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Canceling Dallas’s St. Patrick’s Parade Might Not Be Terrible For Greenville Avenue Restaurants

The neighborhood’s restaurants are moving on, and many won’t miss the hordes of drunken revelers

Rapscallion’s owner still expects this bar to be busy on Saturday
Amy McCarthy is a reporter at, focusing on pop culture, policy and labor, and only the weirdest online trends.

The city of Dallas has officially canceled the annual drinking bonanza that is the Greenville Avenue St. Patrick’s Day Parade amid novel coronavirus concerns, and that might actually be a good thing for the neighborhood’s restaurants.

The parade, which was expected to attract over 125,000 drunken revelers to the neighborhood, was called off on Wednesday in an attempt to “avoid the further spread of coronavirus,” according to the Dallas Morning News. Generally, the loss of 125,000 potential patrons is a tough pill for restaurants to swallow, but some restaurant owners in the area weren’t devastated by the announcement.

“People aren’t looking for fine dining on parade day, so it really doesn’t impact us,” Rapscallion co-owner Brooks Anderson tells Eater. “I actually work as a front-door bouncer to keep the wasted drunks out, and had a dude try to fight me last year.” Up until this point, even despite ongoing coronavirus concerns, all of his group’s Dallas-area restaurants, including Boulevardier and Veritas Wine Room, have remained busy.

And in a normal year, canceling the parade might be a major boon to the restaurant, but a global coronavirus pandemic changes the calculus somewhat. At present, he anticipates that business will ultimately be down as many people engage in social distancing and notes that his team has scheduled emergency meetings to address hygiene with restaurant staff and implement new protocols that will help mitigate anyone’s risk of contracting coronavirus at any of these restaurants.

Popular Greenville Avenue bar the Libertine praised the city’s decision to cancel the St. Patrick’s Day parade in a Facebook post, still inviting drinkers to come out on Saturday. Greenville Avenue Pizza Company has also refused to let the cancellation get in the way of its plans to serve pizza and green beer on Saturday. “No parade? No problem,” the restaurant wrote on Facebook. “We will still be celebrating.”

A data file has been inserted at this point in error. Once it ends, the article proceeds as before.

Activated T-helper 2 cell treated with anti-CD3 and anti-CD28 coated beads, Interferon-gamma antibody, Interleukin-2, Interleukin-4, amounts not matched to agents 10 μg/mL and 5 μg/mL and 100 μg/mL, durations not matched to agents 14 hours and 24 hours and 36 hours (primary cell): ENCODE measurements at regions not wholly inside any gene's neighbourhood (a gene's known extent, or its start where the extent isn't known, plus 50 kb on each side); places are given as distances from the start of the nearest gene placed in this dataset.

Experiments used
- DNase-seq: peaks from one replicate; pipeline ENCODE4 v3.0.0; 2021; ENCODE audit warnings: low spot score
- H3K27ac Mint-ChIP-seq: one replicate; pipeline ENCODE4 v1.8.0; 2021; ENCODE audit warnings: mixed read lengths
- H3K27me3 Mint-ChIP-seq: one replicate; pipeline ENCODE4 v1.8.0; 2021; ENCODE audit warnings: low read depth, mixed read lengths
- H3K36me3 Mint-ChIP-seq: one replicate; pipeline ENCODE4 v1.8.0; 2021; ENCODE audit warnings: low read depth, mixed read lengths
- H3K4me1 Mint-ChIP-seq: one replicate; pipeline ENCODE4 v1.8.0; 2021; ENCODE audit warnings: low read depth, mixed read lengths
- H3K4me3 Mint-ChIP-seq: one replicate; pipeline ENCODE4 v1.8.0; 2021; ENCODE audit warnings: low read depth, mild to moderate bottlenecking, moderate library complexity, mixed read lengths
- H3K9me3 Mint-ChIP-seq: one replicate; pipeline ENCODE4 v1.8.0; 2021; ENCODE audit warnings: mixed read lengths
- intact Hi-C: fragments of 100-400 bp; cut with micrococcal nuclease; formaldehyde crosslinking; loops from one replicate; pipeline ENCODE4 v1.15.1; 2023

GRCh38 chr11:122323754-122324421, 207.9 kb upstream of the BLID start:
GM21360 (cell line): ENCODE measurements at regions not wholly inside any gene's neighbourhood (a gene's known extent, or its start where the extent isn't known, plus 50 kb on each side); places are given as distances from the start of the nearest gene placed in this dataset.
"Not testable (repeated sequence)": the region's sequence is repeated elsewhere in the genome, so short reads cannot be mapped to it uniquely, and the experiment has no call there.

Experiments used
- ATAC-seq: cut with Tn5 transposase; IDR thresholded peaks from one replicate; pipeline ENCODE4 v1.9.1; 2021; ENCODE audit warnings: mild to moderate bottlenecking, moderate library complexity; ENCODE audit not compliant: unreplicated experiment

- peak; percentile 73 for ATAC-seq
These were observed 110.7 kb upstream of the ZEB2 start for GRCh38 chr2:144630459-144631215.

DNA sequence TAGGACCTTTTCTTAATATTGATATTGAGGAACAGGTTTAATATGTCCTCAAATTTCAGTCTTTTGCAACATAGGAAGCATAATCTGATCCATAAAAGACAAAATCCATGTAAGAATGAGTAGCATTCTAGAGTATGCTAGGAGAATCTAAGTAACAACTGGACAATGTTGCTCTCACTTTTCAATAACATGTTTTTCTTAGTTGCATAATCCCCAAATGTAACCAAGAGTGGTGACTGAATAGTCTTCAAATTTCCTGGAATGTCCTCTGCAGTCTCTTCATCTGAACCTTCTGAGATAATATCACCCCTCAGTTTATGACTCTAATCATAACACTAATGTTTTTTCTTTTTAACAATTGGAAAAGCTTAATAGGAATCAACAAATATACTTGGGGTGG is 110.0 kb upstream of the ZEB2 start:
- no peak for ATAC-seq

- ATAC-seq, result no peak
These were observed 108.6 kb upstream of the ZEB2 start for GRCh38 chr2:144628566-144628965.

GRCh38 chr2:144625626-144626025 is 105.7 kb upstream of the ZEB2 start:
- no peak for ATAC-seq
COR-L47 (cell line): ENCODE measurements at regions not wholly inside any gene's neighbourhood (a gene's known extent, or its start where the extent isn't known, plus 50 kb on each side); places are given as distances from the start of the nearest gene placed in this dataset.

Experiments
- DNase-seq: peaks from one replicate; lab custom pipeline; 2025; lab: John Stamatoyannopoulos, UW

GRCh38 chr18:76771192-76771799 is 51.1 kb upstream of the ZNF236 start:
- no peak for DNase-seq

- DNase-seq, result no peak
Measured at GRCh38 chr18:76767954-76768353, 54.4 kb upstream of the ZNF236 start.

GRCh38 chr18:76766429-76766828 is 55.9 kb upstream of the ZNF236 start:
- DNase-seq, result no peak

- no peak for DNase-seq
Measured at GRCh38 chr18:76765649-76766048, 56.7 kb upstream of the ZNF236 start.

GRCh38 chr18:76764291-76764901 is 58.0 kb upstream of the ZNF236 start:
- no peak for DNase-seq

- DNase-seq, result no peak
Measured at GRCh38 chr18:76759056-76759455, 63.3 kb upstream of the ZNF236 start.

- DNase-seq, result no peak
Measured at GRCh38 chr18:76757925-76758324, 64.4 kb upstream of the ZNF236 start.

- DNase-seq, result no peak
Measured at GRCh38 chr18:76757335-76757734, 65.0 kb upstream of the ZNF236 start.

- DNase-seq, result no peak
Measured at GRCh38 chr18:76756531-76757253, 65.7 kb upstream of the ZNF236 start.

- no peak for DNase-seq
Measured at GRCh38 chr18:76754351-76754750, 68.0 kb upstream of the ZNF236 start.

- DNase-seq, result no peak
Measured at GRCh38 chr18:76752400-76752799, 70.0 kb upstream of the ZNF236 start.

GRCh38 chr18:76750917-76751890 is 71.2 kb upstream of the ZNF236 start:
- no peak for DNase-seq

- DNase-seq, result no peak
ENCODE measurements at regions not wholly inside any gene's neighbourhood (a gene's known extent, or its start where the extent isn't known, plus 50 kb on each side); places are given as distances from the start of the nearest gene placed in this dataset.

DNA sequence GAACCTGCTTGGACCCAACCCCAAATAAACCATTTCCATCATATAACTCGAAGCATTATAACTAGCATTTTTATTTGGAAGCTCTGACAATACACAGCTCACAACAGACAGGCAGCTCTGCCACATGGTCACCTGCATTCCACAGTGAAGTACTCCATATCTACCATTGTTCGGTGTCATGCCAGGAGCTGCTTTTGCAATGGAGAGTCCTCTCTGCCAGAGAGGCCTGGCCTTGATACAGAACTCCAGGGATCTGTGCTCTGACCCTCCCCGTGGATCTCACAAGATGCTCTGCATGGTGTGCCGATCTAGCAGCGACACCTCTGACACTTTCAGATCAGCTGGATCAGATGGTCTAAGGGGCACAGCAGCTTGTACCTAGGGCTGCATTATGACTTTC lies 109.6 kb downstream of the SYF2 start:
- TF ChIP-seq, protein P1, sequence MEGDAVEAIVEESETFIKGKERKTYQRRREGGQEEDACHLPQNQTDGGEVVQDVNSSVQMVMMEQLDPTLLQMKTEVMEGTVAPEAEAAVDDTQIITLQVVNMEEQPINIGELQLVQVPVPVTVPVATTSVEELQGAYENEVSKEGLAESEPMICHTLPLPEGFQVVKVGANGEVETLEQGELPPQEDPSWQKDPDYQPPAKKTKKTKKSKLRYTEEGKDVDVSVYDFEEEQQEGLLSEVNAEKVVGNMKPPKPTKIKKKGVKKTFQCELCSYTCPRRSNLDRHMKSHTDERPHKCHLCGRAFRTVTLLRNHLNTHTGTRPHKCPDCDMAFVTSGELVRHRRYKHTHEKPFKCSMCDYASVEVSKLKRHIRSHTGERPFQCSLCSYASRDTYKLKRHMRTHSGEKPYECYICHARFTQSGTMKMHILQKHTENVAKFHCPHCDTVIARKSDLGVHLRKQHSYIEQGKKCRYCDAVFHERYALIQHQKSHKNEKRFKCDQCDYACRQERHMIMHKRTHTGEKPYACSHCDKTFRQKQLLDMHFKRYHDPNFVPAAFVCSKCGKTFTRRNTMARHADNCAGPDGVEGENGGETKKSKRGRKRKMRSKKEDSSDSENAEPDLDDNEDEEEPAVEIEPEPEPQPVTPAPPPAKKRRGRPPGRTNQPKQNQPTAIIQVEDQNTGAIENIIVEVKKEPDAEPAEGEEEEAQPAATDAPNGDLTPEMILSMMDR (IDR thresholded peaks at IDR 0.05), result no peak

The logic here does make some sense: Most of the people who show up for the St. Patrick’s Day parade are already well on their way to drunk, which means that they’re more likely to to stand outside yelling in the streets than spend lots of money at the neighborhood’s bars. And more than that, the crowds are so thick during the St. Patrick’s Day parade that it’s impossible to get a table anywhere, and as a result, people who would normally drink or dine in the neighborhood are scared away.

Off Greenville Avenue, beloved Irish pub Trinity Hall is also “cautiously optimistic” about turnout this weekend. “We know it’s not ideal, but it’s definitely better than many other places in the world, and we are looking forward to serving the guests who do come by,” a rep for the bar tells Eater. “We also think that within Dallas there are sufficient numbers of St Patrick’s Saturday traditionalists that will want to be out and about, and with the loss of capacity with the street party cancellation there will be more patrons looking for a pub like Trinity Hall.”

For drinkers who plan to celebrate St. Patrick’s Day despite the parade’s cancellation, just remember that the city of Dallas has banned “community gatherings” of more than 500 people as of 11 a.m. on Friday, and is encouraging “vulnerable populations” to stay at home right now. Check out the Dallas County Health and Human Services’s full list of social distancing recommendations here.